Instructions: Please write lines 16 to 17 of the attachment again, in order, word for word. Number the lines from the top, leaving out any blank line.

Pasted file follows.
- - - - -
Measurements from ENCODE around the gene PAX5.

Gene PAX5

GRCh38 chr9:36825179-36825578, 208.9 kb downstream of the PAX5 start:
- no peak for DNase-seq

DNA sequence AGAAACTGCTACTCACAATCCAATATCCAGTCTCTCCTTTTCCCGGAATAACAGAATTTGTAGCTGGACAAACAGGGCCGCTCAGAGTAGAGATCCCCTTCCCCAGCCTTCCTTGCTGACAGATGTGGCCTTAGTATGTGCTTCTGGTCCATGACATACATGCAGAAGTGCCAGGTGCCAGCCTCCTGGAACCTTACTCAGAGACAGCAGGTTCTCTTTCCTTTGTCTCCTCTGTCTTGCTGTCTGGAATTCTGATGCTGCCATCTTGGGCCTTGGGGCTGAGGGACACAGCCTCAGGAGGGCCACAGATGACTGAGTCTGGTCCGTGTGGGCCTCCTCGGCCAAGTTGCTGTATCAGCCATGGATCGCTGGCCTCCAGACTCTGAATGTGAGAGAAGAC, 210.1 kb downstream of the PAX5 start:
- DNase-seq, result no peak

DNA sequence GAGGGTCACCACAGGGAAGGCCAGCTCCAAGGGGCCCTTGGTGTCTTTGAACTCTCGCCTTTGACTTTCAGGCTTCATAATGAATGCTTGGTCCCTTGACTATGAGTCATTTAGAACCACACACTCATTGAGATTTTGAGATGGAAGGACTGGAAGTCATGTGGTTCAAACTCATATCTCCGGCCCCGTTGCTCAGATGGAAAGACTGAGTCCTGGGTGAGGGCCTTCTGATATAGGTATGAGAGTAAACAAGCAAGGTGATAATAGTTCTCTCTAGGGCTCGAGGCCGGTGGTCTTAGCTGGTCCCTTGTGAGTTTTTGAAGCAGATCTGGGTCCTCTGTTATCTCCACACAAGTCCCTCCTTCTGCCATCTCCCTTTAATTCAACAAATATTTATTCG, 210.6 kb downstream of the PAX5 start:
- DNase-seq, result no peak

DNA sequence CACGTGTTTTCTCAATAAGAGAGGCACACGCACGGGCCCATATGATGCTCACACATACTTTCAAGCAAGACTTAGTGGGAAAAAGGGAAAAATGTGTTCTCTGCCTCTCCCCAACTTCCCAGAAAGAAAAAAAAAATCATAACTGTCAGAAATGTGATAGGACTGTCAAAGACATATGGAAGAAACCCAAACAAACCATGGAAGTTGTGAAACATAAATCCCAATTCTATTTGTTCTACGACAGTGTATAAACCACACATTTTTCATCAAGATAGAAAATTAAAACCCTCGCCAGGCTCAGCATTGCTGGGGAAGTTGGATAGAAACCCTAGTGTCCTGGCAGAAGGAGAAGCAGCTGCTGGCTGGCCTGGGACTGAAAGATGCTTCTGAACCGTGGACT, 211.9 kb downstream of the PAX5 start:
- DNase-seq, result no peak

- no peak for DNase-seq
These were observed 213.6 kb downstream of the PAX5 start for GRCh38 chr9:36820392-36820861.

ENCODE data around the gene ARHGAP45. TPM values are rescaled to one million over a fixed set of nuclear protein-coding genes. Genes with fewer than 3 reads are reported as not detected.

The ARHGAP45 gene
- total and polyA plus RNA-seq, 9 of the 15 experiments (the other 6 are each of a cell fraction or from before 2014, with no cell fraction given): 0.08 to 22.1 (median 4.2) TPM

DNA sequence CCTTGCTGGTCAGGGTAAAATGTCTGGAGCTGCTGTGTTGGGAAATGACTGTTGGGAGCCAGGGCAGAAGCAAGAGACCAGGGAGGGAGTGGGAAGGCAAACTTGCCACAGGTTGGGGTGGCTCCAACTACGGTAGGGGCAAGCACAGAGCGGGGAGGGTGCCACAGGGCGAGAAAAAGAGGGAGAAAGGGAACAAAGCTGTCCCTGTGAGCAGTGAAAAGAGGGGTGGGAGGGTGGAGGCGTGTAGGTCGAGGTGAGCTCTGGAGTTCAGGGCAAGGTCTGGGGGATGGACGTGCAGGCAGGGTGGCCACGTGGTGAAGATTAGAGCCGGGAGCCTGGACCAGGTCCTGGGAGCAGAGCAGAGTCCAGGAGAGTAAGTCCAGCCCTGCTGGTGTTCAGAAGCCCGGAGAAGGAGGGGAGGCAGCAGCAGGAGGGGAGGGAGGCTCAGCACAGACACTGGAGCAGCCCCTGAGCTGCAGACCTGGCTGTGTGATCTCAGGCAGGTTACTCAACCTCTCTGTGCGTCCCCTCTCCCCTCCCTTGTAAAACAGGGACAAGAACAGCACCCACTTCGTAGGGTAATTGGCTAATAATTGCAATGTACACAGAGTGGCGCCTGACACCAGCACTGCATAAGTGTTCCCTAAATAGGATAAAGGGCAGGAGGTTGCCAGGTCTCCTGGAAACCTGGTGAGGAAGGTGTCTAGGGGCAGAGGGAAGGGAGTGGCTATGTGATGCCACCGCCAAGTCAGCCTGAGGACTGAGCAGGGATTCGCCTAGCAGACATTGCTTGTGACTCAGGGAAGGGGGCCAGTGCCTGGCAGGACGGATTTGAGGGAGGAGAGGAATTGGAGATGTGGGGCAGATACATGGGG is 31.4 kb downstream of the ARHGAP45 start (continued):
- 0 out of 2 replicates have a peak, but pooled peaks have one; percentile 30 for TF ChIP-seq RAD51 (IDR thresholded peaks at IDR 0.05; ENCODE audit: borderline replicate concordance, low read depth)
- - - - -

DNA sequence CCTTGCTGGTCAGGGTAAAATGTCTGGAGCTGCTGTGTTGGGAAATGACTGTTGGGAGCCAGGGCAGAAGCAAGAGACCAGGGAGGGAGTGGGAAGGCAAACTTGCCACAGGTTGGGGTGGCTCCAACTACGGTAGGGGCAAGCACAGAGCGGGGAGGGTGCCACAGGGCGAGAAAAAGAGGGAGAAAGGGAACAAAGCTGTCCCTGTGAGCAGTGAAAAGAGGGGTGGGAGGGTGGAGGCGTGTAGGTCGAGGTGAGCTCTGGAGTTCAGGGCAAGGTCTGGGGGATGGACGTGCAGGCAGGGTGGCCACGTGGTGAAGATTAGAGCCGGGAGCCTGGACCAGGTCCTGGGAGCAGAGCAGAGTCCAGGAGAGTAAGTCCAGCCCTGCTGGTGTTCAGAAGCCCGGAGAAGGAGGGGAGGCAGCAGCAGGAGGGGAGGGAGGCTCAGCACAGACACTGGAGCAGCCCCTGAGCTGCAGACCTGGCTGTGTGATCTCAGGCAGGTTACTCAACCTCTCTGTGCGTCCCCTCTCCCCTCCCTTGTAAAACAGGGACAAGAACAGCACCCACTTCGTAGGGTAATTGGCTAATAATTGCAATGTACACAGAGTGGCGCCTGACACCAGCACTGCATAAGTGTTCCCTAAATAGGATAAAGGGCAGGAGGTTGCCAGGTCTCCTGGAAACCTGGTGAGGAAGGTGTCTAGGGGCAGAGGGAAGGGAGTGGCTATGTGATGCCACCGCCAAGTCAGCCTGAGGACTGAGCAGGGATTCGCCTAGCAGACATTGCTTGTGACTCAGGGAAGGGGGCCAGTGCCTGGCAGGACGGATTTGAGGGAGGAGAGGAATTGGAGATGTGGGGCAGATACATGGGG is 31.4 kb downstream of the ARHGAP45 start (continued):
- 0 out of 2 replicates have a peak, but pooled peaks have one; percentile 30 for TF ChIP-seq RAD51 (IDR thresholded peaks at IDR 0.05; ENCODE audit: borderline replicate concordance, low read depth)